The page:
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Analyst cheers Google with $600 per share target

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Google and its cavalcade of adoring analysts look set to pump 2006 full of the same unbridled optimism that dominated 2005. Or so we predict after seeing Piper Jaffray analyst, Safa Rashtchy, hike his target on the ad broker up from $445 to $600.

And, why not? The analyst expects "new initiatives, in particular Google's ad network and Google Base, to generate meaningful revenue by the end of '06". Such bright prospects mean Google should maintain its current momentum and reach a new 2007 earnings per share target of $11.91 set by Rashtchy.

Many of you are probably rolling your eyes at this point. After all, it was about six years ago to the day that another financial analyst predicted Yahoo! would hit $600 per share. That never happened, despite Yahoo! sitting at about $500 when the report was issued.

Rashtchy, however, doesn't think he's being irrational. The $600 target is derived from a 50x earnings model that the analyst sees as being consistent with other major technology players.

"We believe Google is an iconic company that, like Microsoft and eBay before it, has defined a new and vital industry," the analyst wrote. "Such market-leading technology companies have traditionally traded with peak valuations in the 50x-60x range. eBay, for example, has traded between 38x and 158x its one-year forward earnings estimate since 2000, with an average forward multiple of 70x. Even excluding the bubble years of pre-2001, eBay had maintained a multiple generally above 55x."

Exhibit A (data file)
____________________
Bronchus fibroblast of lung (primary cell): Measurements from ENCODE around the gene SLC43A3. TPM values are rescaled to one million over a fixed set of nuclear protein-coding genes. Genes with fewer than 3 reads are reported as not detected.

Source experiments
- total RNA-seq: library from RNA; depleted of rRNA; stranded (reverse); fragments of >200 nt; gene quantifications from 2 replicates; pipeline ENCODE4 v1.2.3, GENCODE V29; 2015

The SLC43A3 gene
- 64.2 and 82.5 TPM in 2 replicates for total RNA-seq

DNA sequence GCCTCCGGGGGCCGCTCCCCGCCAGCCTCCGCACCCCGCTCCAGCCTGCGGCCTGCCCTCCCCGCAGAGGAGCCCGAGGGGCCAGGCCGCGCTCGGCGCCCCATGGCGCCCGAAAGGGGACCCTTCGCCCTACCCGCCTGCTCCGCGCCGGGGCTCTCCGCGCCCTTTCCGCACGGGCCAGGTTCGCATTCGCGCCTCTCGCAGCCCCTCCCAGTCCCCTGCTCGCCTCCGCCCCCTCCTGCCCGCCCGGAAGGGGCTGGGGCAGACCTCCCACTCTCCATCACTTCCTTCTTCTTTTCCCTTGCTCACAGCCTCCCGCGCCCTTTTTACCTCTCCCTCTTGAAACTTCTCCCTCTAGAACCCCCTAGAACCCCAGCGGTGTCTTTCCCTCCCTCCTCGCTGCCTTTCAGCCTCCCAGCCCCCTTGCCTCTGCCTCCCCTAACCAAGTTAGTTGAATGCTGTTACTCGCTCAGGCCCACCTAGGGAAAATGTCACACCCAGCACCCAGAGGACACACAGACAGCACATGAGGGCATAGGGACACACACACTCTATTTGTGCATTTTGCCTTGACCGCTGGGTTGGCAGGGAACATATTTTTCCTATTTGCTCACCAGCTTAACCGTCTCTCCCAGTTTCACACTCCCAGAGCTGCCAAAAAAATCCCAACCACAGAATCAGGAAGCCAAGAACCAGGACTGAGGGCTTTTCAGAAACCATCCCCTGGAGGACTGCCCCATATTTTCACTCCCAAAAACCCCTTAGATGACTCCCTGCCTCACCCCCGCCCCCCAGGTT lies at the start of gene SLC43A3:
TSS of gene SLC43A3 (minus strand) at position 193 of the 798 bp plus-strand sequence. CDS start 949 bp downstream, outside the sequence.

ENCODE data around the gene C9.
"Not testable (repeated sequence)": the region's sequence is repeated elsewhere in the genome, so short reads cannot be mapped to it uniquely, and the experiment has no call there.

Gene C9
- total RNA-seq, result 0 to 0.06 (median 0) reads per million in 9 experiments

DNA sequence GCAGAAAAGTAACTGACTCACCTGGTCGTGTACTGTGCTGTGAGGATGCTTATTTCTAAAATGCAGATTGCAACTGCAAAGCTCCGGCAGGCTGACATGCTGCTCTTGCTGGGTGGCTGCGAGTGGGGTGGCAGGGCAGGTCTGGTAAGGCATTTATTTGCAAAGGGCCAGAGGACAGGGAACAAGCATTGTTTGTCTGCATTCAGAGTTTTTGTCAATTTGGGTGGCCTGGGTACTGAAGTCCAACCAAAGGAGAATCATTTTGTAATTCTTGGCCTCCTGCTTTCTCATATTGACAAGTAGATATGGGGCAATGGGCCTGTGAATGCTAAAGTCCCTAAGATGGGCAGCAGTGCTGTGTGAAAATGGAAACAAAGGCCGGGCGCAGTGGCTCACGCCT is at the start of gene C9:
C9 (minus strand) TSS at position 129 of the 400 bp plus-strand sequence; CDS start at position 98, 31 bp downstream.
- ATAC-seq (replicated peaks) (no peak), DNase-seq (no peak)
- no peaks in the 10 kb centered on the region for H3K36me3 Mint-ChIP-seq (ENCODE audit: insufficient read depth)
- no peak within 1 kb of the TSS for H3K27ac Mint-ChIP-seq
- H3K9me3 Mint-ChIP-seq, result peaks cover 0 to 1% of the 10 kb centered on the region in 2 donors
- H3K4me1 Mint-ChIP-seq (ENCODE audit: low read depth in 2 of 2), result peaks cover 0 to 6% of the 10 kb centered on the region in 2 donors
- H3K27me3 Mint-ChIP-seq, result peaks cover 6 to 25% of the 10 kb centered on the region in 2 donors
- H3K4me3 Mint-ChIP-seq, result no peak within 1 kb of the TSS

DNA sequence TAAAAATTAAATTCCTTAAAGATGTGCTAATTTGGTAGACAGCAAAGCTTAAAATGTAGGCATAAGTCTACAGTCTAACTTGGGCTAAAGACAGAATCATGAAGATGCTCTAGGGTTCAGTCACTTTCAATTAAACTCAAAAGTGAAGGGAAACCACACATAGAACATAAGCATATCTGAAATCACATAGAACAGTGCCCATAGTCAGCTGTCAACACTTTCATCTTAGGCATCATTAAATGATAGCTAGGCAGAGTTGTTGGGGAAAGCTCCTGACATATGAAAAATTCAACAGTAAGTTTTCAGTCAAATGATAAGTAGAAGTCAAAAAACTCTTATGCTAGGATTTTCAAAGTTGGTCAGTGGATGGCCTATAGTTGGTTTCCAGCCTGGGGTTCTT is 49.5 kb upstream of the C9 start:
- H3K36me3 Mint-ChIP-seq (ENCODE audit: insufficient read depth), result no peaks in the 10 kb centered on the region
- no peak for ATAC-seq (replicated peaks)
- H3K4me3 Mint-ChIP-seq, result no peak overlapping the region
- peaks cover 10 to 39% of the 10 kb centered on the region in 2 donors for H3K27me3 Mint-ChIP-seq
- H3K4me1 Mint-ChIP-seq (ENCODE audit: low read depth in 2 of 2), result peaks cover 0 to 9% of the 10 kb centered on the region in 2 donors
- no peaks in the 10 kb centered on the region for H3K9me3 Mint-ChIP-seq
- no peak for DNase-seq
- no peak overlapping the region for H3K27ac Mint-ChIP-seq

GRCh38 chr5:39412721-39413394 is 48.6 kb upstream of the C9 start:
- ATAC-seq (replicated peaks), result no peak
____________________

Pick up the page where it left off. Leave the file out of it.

Just in case you're curious, here's the disclosures section of the analyst's report:

  • Piper Jaffray was making a market in the securities of Google Inc. at the time this research report was published.
  • Piper Jaffray will buy and sell Google Inc. securities on a principal basis.
  • Piper Jaffray has received compensation for investment banking services from, or has had, a client relationship with Google Inc. within the past 12 months.
  • Within the past three years, Piper Jaffray participated in a public offering of, or acted as a dealer manager for, Google Inc. securities.

Now that's a surprise.

And why did the analyst firm shoot straight for $600 instead of going with a lower estimate such as $480 first? Well, that would have been a major bother.

"While the stock may have its ups and downs throughout the year, we believe it will reach $600 by the end of 2006 and we prefer to have one 12-month target rather than raise it every quarter," Rashtchy wrote.

And surely the analyst must have pointed to the obvious risks - like the already insane amount of hype being heaped upon Google, and the fact that none of its new non-search franchises are all that innovative or unique; and that rivals such as Microsoft and Yahoo! have made Google an even larger target and that Google's search engine results have been watered down by partnerships and blog noise. Yes, the analyst noticed some of this.

"Risks include competition, increasing traffic acquisition costs, loss of key partnerships, slowing search growth and potential for margin declines."

So there you have it. ®

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